Watch this story. The private lawsuit will have to serve the public, seeing as how Los Angeles County has declined to. As for my dad, thank God, he’s fine now. Me, I’ll never play the violin again.

UPDATE:  People are taking notice.


3 Responses to “No harm, no foul”

  1. FSR said

    Unfortunately, the private lawsuit will not serve the public. The public has already been greatly harmed by this incident since the hospital that was a vital lifeline to the residents of that area has essentially closed and been deprived of $200 million in federal funds. Taking another 45 million dollars from the city/county will not improve healthcare for these people – it will only enrich a few family members and their lawyers. Those funds are lost – they will not be used to help the people in this area. A few of these people may go to some other hospital in the city that receives federal funding, but many of them can’t travel to these other hospitals and will face longer waits when they do.

    Unfortunately, the situation in the nations ER’s is only getting worse and the answer is more funding for medical care to provide more physicians and services in areas – could you imagine the wait your father would have had if there were twice as many patients in the ER he went to or if there were fewer nurses, beds, etc because a nearby hospital was closed or that hospital lost its funding? This is a problem that affects us all and while patients who are treated negligently should receive some fair compensation for thei injuries, exorbitant awards hurt us all. This is a zero sum game and no extra money will be paid to the city to take care of patients just because sojmeone won a huge lawsuit – are you willing to pay higher taxes to support this award??? I’m not.

  2. PhilCat said

    There is another angle here, and that’s the fake acting of the concerned relatives tears.
    I’ll put up 1000 dollars to prove them all azz holes for not coming to her aid prior to her showing up at the hospital.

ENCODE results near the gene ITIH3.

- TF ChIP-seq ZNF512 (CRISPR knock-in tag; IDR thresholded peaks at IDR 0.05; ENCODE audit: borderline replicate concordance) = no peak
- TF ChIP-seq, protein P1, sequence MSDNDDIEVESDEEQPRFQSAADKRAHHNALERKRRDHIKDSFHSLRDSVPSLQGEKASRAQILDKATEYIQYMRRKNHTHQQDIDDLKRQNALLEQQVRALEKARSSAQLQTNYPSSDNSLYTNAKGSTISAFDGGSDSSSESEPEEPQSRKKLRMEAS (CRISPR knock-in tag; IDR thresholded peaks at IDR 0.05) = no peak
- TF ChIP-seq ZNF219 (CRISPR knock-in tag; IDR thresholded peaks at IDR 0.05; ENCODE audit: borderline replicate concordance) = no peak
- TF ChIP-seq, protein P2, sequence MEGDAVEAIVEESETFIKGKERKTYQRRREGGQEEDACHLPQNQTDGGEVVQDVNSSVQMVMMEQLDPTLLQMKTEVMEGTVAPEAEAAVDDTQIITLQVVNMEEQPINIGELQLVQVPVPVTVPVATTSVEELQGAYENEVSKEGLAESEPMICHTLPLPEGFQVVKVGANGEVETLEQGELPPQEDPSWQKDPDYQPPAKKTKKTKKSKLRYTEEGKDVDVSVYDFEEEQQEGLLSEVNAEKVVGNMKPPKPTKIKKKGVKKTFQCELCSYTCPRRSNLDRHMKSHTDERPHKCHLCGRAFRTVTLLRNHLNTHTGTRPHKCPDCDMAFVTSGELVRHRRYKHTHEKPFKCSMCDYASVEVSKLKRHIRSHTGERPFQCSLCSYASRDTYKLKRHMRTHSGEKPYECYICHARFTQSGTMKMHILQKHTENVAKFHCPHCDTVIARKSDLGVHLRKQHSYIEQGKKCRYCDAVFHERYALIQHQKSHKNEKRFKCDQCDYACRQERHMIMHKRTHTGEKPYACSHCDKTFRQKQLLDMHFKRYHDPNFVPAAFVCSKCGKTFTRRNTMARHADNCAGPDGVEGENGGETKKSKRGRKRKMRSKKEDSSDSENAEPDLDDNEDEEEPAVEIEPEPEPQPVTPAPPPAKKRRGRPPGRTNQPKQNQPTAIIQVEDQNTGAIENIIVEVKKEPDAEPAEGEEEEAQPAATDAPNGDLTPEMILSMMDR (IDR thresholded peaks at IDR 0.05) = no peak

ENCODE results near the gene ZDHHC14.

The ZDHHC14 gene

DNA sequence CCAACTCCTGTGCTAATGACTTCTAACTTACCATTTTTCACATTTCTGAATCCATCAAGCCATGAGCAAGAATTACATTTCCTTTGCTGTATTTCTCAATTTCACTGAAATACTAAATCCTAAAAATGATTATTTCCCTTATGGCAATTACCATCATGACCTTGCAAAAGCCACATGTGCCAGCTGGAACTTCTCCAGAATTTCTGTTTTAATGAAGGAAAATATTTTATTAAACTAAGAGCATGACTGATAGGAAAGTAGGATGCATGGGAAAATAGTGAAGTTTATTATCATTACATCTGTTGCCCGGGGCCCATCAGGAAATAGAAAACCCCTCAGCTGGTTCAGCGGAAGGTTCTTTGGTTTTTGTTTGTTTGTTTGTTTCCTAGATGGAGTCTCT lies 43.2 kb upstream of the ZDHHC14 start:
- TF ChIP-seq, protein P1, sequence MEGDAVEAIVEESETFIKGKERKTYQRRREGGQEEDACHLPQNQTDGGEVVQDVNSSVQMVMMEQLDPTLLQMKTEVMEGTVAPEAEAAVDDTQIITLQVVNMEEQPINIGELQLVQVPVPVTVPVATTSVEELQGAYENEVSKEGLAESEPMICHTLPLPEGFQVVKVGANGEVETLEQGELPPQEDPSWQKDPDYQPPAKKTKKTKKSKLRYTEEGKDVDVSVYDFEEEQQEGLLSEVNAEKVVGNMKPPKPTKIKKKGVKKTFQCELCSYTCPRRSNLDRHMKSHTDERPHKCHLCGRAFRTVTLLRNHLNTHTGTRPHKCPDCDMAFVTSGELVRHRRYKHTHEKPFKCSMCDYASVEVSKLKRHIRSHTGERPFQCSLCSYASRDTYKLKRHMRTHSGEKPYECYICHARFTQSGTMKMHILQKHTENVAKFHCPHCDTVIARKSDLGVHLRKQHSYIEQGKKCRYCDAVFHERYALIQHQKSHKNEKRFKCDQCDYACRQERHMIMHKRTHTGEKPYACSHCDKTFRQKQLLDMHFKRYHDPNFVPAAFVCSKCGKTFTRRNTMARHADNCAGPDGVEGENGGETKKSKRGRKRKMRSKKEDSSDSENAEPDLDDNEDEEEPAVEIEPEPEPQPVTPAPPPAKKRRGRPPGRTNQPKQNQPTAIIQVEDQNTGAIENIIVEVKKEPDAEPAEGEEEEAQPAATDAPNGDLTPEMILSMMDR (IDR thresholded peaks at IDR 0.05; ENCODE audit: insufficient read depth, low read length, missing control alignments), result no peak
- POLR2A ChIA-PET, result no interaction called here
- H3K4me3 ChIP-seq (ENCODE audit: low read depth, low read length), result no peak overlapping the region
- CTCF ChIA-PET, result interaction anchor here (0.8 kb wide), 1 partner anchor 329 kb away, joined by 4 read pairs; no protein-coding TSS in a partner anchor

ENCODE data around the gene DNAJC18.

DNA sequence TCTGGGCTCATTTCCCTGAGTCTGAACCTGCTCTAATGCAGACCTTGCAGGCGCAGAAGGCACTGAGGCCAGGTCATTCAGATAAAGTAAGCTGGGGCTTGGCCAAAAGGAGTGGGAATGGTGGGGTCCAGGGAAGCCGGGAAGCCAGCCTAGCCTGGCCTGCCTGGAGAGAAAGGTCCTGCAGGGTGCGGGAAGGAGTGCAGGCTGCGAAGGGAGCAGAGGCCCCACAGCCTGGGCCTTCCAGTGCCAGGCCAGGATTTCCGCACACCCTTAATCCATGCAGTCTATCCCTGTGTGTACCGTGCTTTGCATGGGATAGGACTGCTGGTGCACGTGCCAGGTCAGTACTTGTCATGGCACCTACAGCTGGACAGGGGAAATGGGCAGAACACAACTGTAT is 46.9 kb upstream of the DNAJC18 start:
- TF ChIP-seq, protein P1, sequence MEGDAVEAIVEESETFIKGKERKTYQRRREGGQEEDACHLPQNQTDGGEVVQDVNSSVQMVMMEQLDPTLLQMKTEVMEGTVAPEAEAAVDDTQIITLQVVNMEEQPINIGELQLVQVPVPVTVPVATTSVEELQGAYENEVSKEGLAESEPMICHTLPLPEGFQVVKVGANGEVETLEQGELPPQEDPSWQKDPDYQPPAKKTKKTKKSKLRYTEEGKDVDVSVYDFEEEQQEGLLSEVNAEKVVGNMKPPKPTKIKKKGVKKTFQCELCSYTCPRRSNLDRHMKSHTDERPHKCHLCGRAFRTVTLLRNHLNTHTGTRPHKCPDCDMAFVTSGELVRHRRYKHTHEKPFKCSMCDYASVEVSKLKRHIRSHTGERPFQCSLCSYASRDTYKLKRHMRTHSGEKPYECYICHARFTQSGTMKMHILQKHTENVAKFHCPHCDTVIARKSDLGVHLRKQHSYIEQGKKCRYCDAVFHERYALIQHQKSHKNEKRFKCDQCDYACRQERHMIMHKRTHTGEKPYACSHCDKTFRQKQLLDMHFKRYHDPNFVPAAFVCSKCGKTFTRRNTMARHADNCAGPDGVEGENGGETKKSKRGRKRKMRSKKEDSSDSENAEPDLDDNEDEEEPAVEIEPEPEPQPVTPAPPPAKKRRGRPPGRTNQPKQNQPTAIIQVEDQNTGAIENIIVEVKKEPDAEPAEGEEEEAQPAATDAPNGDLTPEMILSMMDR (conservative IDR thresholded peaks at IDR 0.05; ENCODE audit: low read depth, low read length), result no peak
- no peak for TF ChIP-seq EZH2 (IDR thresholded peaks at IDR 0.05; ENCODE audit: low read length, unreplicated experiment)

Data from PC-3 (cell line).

I bet the phone records prove my point.

    The clinics are not much more than a rapid oil change pit.
    I was left on the operating table while they stepped out for a break.
    Mean while the table collapsed sending me head first into the concrete tiled corner of the floor.

    A few minutes later, they casually stroll in thinking I left the room.
    I had to make them notice, then all hell broke sending me to x-ray before surgery.
    Then infection sets in after surgery requiring second operation at different hospital to repair what others did.

  3. mary said

    Urban emergency rooms are hellish, but rural emergency rooms are a little nicer. You still have to wait forever, and the care probably isn’t as up-to-date, but at least the nurses express a little concern.

    When I was a kid I once had to go to an urban emergency room for some summer injury (i think it was a swelling bee sting). My dad had been talking to the nurses and to passing doctors for hours trying to get some idea of when I would be treated. One of the nurses was a real Nurse Ratched type, and I remember Dad loosing his patience and saying, in a booming voice to her “You! are an extremely annoying woman.”

    She was so shocked to be hearing backtalk, she had no reply, she just stood there with her mouth open. I didn’t get to see a doctor right after that, but it sure made me feel better.